Present and future generations are suffering the consequences of National’s weak moves to prevent pollution from entering our rivers, lakes and aquifers, the Green Party said today.
The comments follow the publication of Our Freshwater 2017, a report by Statistics NZ and the Ministry for the Environment, which shows how Aotearoa New Zealand’s water and the species that depend on it are affected by urban, pastoral and industrial pollution.
“Water quality in rivers in farmed areas is declining fast, but we can take practical steps to stop that decline. It’s just up to Environment Minister Nick Smith to listen to scientists about what needs to be done,” said Green Party water spokesperson Catherine Delahunty.
“It seems like every week, more evidence is coming to light that our rivers are getting dirtier under the National Government. This report shows worsening nitrogen pollution, primarily from agriculture, which, along with phosphorus, causes excessive weed growth and can make water unsafe to drink.
“Our rivers need a moratorium on new dairy farms, and an end to subsidies for the large irrigation schemes that promote unsustainable intensive farming in environments that aren’t suitable for that kind of farming.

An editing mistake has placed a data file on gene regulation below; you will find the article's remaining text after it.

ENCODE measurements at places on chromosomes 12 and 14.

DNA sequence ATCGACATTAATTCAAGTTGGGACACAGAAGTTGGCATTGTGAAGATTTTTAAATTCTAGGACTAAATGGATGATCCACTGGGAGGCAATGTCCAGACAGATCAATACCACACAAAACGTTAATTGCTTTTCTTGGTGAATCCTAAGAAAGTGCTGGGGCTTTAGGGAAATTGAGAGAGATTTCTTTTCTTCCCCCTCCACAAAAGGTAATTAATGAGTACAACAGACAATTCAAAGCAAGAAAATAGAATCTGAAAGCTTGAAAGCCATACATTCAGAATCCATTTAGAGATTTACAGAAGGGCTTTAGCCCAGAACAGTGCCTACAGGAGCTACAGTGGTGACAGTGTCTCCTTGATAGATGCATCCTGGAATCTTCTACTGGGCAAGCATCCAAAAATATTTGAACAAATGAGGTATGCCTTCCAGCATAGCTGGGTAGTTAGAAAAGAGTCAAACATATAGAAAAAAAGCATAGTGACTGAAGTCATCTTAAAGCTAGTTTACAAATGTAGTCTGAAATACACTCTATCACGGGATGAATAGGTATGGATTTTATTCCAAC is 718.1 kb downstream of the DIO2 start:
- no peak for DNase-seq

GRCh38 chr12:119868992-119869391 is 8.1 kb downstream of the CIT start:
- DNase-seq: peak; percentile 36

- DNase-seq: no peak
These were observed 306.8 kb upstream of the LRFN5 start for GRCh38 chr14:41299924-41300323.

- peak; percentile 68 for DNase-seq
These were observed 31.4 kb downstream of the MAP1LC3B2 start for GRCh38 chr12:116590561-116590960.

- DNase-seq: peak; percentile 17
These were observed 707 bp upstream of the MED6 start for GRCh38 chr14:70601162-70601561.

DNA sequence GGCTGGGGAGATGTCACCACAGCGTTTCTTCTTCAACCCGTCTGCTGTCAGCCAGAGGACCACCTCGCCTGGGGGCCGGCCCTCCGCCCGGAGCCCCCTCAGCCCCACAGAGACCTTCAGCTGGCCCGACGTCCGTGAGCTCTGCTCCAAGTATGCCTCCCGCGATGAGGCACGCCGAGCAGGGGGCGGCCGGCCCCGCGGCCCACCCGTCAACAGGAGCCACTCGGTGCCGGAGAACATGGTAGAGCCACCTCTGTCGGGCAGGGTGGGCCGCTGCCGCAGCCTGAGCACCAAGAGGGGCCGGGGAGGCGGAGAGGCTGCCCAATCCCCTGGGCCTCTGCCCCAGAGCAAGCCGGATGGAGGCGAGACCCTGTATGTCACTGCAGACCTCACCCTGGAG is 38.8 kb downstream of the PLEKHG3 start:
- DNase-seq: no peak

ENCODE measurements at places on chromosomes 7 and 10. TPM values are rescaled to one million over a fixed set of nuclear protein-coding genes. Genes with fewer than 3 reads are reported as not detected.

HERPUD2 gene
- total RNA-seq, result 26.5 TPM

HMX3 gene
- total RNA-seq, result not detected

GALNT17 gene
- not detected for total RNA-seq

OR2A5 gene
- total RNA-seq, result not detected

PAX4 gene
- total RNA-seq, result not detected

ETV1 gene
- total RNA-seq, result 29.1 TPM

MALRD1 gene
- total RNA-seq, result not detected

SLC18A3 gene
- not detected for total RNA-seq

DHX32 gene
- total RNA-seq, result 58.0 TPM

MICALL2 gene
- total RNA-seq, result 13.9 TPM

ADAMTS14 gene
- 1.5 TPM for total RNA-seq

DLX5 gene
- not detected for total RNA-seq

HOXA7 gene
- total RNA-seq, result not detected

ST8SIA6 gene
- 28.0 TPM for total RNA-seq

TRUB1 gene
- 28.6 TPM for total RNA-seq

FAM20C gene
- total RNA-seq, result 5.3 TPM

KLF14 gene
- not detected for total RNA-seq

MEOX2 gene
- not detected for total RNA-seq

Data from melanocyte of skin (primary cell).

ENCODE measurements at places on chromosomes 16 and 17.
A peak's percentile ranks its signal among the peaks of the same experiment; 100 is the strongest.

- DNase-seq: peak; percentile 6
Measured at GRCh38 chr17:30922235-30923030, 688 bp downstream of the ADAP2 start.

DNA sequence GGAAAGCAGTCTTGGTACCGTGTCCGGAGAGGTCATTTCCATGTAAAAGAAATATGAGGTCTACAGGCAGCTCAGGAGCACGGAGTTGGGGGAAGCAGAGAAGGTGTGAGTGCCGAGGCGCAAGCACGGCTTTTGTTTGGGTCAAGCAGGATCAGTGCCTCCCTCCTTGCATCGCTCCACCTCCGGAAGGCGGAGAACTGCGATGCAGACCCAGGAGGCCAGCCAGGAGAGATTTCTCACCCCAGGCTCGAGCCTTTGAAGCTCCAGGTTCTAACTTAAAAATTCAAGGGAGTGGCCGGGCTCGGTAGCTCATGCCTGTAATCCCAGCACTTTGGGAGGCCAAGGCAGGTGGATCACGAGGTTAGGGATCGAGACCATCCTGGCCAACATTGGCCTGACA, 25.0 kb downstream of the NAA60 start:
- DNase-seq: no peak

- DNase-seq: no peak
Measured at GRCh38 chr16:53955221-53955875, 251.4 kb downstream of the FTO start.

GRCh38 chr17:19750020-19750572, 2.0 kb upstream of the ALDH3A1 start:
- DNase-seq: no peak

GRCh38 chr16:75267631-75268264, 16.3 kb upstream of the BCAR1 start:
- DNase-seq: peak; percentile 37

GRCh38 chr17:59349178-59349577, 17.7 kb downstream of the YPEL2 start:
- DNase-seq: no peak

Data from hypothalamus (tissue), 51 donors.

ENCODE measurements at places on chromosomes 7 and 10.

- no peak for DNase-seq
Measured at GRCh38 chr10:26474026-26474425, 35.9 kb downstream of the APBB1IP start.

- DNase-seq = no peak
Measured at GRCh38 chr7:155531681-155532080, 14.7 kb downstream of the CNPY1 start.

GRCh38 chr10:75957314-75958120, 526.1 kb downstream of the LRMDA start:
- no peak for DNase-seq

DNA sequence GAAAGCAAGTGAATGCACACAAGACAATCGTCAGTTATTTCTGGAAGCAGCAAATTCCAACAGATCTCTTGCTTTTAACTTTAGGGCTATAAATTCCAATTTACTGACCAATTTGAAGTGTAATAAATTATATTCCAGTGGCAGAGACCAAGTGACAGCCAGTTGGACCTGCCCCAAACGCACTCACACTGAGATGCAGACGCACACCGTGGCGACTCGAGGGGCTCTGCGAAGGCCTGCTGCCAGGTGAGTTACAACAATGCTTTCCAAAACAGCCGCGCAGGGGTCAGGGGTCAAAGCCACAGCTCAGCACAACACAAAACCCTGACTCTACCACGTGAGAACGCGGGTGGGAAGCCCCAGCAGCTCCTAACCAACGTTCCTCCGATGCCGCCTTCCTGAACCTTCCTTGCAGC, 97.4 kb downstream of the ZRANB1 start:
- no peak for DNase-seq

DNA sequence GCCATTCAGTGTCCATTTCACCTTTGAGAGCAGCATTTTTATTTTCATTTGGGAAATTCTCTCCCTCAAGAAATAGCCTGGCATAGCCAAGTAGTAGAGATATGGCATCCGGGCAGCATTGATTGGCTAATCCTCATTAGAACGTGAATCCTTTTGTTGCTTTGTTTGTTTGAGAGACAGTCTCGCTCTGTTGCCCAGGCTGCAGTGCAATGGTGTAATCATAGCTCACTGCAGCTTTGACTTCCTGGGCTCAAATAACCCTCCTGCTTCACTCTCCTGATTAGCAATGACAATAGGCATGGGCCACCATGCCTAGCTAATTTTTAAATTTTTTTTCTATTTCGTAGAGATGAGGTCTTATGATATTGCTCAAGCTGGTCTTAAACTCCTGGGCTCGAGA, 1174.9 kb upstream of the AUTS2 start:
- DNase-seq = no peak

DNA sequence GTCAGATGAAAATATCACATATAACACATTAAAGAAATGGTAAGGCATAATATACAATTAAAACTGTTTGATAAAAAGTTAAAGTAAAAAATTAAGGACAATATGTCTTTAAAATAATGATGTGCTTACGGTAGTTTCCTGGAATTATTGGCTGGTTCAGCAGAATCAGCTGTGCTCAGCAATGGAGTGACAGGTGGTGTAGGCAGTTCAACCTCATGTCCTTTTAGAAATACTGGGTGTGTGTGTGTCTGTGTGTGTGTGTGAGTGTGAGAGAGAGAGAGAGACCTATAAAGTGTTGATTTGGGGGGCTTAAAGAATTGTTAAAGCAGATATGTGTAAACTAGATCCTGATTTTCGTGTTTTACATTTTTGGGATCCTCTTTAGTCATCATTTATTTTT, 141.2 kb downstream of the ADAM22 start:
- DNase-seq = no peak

“In cities and towns, we need more attention to improving the quality of urban stormwater. This requires greater investment in slowing, filtering and treating stormwater runoff.
“Water quality and quantity are important because we want rivers that are clean enough to swim in and healthy enough to sustain native freshwater fish species, three quarters of which are at risk or threatened with extinction.
“Water is an important taonga for tangata whenua, who must be able to depend on clean water when gathering kai and for wellbeing. By allowing water to be polluted for short term gain, we’re turning our backs on tangata whenua, and present and future generations who need clean water.
“The Green Party in government will do what’s needed to clean up our water and protect it for present and future generations, by encouraging a shift away from dairy and diversification in agriculture, helping councils invest in better stormwater and sewerage infrastructure, and developing national standards that ensure our rivers are swimmable for everyone,” Ms Delahunty said.